About us and the boat

About us and the boat:

We were lucky enough to retire early at the start of 2013 so we could head off and "live the dream" on board our Nordhavn 47 Trawler Yacht. The idea is to see some of the planet, at a slow 6 - 7 knots pace. There are no fixed goals or timings, we just had a plan to visit Scotland and then probably the Baltic before heading south.

The Baltic has been postponed as we didn't manage to see everything we wanted to in Scotland during our first year owing to family issues. The idea is to visit the nicer areas in these latitudes before heading south for warmer weather. If we like somewhere, we will stay for a while. If not, we will just move on. So, for the people who love forward planning and targets, this might seem a little relaxed!

If anyone else is contemplating a trawler yacht life, maybe our experiences will be enough to make you think again, or maybe do it sooner then you intended!

The boat is called Rockland and she is built for long distance cruising and a comfortable life on board too. If you want to see more about trawler yachts and the Nordhavn 47 in particular, there is a link to the manufacturers website in our "useful stuff" section. For the technically minded, there is a little info and pictures of the boat and equipment in the same section


Richard and June

Tuesday, 12 September 2017

Greenock farewell time

Remember how we said that after the exhaust muffler replacement we just needed some good weather to set sail? Well, this was on offer:

followed by this a day later:

So, we stayed put in the shelter of James Watt Dock and used the last couple of days with the hire car to do all the heavy shopping things that are harder without transport.

During our various excursions, we spotted this stone penguin in a garden:

Not sure if it is looking after the egg properly though, it can be cold up here and the egg looked very exposed and a bit blue. Patrick insisted that we post this picture as he has been feeling a little ignored recently. He also thinks that we should adorn the Defender with something like this to make it more "his car":

Poor deluded penguin.

We went for a wander around Stirling and wondered why we had never done so beforehand. Many wonderful old buildings:


and some inventive locals including one who put a cute little pretend clock tower on the top of his garden shed:

(Maybe we should say garden hut as we are in Scotland of course.) The captain particularly liked the inscription on one building (hard to read all of it thanks to the sun and shade but worth the effort):

The captain will try to enforce this when the crew ignores an order whilst underway. His chances of success are, realistically,  not high.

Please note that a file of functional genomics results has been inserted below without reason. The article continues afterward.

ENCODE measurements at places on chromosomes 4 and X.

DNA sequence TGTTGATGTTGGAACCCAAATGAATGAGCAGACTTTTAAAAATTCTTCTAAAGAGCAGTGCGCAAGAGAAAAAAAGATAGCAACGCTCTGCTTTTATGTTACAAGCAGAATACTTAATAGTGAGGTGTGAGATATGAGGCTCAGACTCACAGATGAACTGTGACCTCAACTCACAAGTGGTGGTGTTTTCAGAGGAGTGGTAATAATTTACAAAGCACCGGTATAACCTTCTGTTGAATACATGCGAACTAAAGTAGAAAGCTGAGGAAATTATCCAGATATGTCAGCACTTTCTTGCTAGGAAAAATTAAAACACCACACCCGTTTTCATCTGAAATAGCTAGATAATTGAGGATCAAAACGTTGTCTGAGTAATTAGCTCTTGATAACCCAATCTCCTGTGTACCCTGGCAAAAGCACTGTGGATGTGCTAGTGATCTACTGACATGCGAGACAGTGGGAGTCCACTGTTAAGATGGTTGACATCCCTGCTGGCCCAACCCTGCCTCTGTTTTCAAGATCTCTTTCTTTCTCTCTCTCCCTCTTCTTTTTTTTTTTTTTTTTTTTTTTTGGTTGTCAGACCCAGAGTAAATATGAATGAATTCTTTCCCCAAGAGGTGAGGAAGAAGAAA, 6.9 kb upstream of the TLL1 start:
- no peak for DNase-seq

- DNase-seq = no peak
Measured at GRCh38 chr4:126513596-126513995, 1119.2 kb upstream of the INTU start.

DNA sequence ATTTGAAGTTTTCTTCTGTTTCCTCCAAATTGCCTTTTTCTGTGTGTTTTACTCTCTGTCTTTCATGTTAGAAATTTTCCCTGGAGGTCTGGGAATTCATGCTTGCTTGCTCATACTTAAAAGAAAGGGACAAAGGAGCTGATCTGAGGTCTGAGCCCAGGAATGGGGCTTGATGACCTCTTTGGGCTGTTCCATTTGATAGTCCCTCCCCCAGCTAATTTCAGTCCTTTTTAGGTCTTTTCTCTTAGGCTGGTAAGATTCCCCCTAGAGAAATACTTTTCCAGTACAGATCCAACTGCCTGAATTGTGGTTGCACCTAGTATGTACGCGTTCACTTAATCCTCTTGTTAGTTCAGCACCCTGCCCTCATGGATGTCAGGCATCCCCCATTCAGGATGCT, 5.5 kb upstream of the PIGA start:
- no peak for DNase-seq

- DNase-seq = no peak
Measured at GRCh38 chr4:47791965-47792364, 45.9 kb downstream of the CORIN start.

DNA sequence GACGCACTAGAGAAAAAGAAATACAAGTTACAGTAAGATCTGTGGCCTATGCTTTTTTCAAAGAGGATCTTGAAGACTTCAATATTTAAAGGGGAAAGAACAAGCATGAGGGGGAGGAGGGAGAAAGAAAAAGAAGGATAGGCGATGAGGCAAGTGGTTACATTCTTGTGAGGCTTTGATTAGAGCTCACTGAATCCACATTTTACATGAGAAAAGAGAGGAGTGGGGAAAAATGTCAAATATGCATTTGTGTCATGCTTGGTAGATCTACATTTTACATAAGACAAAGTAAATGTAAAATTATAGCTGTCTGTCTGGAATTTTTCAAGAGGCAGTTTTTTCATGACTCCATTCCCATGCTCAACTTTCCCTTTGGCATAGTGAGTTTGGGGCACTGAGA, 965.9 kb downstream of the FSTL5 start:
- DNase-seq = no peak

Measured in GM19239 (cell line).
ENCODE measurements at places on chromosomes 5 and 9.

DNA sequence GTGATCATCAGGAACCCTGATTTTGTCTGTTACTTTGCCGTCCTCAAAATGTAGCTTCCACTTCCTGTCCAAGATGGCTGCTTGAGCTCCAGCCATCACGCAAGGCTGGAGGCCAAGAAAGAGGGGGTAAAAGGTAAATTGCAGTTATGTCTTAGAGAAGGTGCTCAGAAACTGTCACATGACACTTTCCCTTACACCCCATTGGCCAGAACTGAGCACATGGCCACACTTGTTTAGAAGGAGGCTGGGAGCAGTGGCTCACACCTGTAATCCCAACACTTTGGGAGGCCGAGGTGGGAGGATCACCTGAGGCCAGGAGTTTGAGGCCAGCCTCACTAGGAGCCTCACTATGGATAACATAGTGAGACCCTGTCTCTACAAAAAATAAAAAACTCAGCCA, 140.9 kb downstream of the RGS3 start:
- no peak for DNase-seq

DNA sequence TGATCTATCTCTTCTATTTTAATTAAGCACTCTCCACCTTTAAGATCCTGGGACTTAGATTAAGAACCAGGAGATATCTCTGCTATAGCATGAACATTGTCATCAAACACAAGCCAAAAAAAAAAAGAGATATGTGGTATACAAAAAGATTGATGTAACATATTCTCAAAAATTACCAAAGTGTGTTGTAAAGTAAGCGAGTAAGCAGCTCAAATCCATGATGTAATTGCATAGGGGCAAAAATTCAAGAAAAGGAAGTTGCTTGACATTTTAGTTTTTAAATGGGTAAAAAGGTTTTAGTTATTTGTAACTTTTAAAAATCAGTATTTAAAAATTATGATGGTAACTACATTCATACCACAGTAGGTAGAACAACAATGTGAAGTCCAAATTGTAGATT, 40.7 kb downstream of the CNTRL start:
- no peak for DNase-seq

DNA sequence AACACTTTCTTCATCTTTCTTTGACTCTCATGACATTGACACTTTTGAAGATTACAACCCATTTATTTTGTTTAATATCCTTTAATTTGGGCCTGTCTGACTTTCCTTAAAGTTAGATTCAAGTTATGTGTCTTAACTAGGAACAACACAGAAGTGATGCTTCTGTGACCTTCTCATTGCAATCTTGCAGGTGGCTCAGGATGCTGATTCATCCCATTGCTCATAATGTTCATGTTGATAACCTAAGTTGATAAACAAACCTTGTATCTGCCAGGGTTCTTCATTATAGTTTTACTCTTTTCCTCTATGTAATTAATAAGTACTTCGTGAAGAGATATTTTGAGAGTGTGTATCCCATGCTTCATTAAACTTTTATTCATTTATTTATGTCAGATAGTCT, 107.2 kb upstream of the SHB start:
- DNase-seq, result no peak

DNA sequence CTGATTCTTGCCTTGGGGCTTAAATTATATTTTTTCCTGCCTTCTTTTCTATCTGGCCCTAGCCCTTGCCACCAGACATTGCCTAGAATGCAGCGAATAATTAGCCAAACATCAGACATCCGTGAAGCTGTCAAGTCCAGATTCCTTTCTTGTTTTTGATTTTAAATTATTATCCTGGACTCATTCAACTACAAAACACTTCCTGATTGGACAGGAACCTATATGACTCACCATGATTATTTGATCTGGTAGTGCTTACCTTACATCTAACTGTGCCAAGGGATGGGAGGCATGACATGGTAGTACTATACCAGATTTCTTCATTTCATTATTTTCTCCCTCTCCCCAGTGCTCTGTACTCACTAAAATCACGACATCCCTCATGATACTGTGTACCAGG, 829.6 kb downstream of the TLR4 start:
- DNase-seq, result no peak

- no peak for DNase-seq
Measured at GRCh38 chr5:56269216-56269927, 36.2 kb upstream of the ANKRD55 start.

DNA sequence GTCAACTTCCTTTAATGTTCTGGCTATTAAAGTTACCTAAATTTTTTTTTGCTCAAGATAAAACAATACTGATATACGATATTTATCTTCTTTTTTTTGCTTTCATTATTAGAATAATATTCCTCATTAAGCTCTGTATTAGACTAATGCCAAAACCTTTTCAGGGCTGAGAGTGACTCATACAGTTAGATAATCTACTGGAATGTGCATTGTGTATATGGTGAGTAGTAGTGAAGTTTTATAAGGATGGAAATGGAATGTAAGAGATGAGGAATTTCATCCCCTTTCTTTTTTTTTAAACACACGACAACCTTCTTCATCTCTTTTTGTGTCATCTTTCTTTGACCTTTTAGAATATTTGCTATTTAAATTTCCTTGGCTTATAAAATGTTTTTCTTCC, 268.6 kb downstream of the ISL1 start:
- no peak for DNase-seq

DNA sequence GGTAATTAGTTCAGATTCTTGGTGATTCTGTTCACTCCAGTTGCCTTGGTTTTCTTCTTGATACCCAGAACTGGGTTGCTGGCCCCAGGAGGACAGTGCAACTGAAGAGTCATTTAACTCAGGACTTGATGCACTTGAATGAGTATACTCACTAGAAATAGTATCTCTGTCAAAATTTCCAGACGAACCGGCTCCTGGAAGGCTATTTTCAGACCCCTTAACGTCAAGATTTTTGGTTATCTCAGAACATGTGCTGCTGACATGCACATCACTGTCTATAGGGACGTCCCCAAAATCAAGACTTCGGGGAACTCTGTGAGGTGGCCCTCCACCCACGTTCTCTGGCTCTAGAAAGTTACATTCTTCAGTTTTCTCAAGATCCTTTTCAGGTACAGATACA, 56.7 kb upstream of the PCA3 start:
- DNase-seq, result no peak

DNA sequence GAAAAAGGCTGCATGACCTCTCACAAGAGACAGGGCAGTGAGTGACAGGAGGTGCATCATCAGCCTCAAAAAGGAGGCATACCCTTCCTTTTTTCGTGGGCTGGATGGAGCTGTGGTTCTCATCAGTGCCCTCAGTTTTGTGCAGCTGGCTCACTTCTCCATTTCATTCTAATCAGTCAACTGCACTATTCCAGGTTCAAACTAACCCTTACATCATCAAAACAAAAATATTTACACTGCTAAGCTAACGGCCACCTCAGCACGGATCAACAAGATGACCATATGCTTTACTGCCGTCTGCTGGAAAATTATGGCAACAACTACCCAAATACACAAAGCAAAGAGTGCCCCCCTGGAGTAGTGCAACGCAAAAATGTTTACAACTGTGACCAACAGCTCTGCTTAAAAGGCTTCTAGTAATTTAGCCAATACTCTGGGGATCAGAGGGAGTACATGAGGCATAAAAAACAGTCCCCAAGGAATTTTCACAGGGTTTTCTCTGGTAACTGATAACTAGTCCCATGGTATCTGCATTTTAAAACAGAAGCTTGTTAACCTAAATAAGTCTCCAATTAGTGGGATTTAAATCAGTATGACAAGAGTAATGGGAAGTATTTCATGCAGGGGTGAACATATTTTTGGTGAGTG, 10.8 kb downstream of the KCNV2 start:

Maintenance news:

The little engine battery alternator that we had ordered many many weeks ago finally pitched up. Prestolite supply here is pretty dire unless the part is already in the UK stock and their tracking of deliveries from the USA to the dealers seems feeble. Very unimpressed with them. The supply of repair parts is reported as equally hopeless by some alternator overhaul specialists too. So glad we now have a spare domestic alternator for the main engine as an 8 week lead time could really cause trouble if the bearings went (it runs on the same serpentine belt as the water pump).

Fitting the little alternator wasn't straightforward. Getting the pulley off the old one and onto the new needed some tools that were not on board so he had the delight of wandering into a local garage (that mainly fixes taxis, enough said) and asking one of the mechanics if he could spin it off using his impact gun. The guy was very helpful and suitably critical of the kind of folks who drive and basically abuse the taxis he has to fix. We have seen some of them out and about on the local roads. The mechanic was right.

Alternator fitted with a new drive belt and the mounting was shimmed a little to try and align the pulleys better:

No need to play the battery parallel game underway any more. Just got to check the charging voltage is OK when we fire up the engine now. It might well need adjusting upwards to suit the AGM batteries.

We also (finally!) sorted out the cold idle problem with the RIB outboard. The strange heated wax pellet thing (called a Primestart in Yamaha terms( that manages the enrichment until the engine is hot had been misbehaving for ages. It started fine but needed some throttle until warm to prevent stalling (a bit like temperamental old 2 stroke engines!) A new Primestart was not much cheaper than a whole carburettor so that it what it was treated to. The first repair for it in 8.5 years so no big complaint.

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